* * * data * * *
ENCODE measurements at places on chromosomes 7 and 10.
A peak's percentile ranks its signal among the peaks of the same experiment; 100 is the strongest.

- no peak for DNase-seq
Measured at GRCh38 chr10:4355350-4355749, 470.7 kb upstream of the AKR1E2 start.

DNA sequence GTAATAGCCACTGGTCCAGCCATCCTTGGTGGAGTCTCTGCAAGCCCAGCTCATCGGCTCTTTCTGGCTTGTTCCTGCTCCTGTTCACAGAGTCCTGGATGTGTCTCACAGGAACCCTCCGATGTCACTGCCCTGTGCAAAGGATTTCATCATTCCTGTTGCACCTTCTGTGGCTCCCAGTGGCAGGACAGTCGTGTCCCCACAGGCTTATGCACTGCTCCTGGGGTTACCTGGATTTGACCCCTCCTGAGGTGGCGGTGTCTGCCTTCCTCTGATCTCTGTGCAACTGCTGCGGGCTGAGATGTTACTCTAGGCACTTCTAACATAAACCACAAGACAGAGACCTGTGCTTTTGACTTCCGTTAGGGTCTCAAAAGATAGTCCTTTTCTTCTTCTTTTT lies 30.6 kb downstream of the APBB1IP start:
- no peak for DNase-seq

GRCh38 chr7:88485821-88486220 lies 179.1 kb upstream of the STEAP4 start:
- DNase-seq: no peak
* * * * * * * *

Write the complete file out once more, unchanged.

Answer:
ENCODE measurements at places on chromosomes 7 and 10.
A peak's percentile ranks its signal among the peaks of the same experiment; 100 is the strongest.

- no peak for DNase-seq
Measured at GRCh38 chr10:4355350-4355749, 470.7 kb upstream of the AKR1E2 start.

DNA sequence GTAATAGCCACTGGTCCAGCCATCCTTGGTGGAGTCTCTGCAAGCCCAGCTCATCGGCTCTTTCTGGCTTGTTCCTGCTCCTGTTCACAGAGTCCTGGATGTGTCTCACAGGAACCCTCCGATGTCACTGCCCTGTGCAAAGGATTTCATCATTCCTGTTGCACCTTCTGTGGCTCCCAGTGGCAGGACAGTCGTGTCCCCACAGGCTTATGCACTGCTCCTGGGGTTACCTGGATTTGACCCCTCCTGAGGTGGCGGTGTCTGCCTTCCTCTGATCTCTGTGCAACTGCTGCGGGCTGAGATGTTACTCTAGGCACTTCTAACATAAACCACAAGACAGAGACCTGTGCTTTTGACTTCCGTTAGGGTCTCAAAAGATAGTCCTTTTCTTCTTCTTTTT lies 30.6 kb downstream of the APBB1IP start:
- no peak for DNase-seq

GRCh38 chr7:88485821-88486220 lies 179.1 kb upstream of the STEAP4 start:
- DNase-seq: no peak